A complete necropsy was performed to assess gross lesions of visceral organs. Brain, lung, heart, liver, kidney, stomach, spleen, testis, uterus, urinary bladder, and adrenal glands were isolated and weighed using Mettler (Mettler Toledo PB 153 balance, Mettler Toledo Intl. Inc., Zurich, Switzerland). Relative organ weight was calculated. The above mentioned organs, including trachea, were fixed in 10% phosphate-buffered formalin and subjected to conventional histological processing and stained with hematoxylin for further histopathological examination [14].

2.6. Statistical Analysis

A one-way ANOVA was used to evaluate significant differences between groups via the Bonferroni test. Fisher’s exact was applied to compare histopathological differences between groups. was considered statistically significant.

3. Results

3.1. Plaunotol and a Plaunotol-Like Compound Are Major Constituents of PPE

By modifying the conventional method of plaunotol extraction and limited purification, PPE was obtained in 2% yield (w/w) as a brownish-yellow translucent oil. The extract appeared to contain plaunotol and an unknown compound as the two major constituents and a few minor impurities, as shown by the chemical profiles in the TLC (Figure 1(a)) and GC (Figure 2(a)) chromatograms. The UV absorption spectrum (Figure 1(b)) and mass spectrum (Figure 2(b)) of the unknown compound were similar to those of plaunotol, suggesting that the major impurity in PPE was a plaunotol-like compound. Because fatty acid conjugates of plaunotol are known to be present in the leaves of C. stellatopilosus [15], it is likely that the major impurity was one of the fatty acid-plaunotol conjugates that were extracted with plaunotol. Quantitative analysis indicated that plaunotol was present at approximately 43.0% w/w in the PPE preparation.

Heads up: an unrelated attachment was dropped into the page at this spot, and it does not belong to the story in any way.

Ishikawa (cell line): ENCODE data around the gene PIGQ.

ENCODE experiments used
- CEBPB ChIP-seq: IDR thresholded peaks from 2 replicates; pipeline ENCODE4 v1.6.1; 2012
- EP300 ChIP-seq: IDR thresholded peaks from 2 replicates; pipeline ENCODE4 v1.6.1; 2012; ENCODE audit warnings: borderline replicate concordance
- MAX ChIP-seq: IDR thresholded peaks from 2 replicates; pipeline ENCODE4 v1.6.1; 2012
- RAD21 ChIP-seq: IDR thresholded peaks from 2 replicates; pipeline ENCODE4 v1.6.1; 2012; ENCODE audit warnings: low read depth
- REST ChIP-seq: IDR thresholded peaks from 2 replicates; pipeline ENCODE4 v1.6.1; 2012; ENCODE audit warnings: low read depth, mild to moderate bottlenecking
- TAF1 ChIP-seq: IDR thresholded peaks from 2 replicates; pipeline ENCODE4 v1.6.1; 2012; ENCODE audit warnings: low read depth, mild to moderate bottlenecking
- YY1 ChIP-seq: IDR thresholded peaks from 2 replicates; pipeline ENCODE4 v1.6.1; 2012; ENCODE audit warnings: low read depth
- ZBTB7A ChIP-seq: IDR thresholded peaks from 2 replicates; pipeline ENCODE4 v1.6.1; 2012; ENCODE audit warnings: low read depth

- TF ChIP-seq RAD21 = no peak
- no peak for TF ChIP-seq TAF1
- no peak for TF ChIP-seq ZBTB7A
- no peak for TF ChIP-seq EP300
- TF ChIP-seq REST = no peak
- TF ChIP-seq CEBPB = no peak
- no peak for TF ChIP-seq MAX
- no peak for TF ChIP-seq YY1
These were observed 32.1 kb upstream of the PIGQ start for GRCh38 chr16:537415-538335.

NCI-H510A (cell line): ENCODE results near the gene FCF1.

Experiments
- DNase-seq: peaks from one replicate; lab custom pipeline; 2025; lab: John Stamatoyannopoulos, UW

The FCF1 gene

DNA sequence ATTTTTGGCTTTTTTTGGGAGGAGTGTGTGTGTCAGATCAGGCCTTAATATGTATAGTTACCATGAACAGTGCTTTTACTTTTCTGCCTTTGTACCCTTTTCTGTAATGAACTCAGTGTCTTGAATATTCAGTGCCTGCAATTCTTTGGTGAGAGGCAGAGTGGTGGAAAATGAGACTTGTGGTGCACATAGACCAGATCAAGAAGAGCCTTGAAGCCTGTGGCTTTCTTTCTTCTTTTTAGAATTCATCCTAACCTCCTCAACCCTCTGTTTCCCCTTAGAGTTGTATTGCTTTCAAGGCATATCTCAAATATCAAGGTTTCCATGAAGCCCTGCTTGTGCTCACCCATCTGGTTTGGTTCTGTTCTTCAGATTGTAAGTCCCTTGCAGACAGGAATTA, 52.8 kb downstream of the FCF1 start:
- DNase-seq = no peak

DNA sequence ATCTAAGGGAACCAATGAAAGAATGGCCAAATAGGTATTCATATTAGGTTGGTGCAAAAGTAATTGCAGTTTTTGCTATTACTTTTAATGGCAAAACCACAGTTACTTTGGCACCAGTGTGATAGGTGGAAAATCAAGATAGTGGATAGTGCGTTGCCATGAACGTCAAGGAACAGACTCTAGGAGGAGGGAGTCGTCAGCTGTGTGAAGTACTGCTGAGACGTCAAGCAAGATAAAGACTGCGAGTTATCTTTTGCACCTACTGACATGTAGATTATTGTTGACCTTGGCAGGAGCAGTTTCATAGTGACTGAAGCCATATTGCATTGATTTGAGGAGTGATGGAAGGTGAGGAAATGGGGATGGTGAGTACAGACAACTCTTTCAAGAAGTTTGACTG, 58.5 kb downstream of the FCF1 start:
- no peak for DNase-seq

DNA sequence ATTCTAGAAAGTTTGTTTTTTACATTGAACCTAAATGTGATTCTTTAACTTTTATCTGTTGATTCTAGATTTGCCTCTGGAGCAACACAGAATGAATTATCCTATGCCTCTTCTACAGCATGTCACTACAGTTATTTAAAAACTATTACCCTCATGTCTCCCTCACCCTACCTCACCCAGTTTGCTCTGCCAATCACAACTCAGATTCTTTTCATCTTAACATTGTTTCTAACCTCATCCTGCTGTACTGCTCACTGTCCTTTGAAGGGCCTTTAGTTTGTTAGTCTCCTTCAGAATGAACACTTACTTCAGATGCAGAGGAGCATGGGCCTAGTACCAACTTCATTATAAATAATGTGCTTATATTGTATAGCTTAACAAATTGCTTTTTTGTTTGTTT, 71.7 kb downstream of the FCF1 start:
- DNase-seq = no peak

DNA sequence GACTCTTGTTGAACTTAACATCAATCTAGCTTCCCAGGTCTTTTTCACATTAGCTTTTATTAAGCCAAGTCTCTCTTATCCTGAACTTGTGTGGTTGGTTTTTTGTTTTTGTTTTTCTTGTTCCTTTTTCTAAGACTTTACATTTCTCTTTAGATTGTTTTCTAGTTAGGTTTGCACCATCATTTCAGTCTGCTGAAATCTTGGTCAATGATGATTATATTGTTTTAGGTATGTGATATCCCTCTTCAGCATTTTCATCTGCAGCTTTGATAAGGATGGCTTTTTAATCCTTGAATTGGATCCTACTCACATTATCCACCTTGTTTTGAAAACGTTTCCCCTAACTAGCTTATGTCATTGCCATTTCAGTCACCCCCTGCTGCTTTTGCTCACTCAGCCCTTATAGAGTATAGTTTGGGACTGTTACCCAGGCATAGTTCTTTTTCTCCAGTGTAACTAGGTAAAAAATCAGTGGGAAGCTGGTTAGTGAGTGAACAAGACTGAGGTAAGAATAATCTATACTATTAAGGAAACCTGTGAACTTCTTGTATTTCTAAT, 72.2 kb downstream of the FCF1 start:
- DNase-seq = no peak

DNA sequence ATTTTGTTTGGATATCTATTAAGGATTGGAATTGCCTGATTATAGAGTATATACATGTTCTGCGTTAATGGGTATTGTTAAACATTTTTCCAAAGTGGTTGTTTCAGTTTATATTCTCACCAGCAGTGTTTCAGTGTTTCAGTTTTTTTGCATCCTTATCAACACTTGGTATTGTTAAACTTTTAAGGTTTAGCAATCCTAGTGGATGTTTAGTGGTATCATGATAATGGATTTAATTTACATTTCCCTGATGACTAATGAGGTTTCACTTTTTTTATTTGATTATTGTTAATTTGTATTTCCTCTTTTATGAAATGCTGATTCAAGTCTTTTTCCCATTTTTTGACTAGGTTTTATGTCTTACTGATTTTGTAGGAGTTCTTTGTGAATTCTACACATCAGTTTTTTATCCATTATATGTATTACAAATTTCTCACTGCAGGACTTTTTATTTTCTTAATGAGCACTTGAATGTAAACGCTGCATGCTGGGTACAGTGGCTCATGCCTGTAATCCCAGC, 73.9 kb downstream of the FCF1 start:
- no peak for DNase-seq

3.2. Acute Oral Toxicity and LD50

All of the observed PPE-induced acute toxicity symptoms are summarized in Table 1. The results were based on oral doses of PPE at 2.5, 5, 10, and 20 g/kg, calculated to be 200, 400, 800, and 1,600 times the recommended dose of plaunotol for human therapeutic use, respectively [11]. Acute diarrhea was detected early, 6 h after extract administration, at all doses and remained until 72–96 h. With the high doses of 10 and 20 g/kg, other clinical symptoms were observed, including dyspnea (shortness of breath), dullness, and stomach cramp.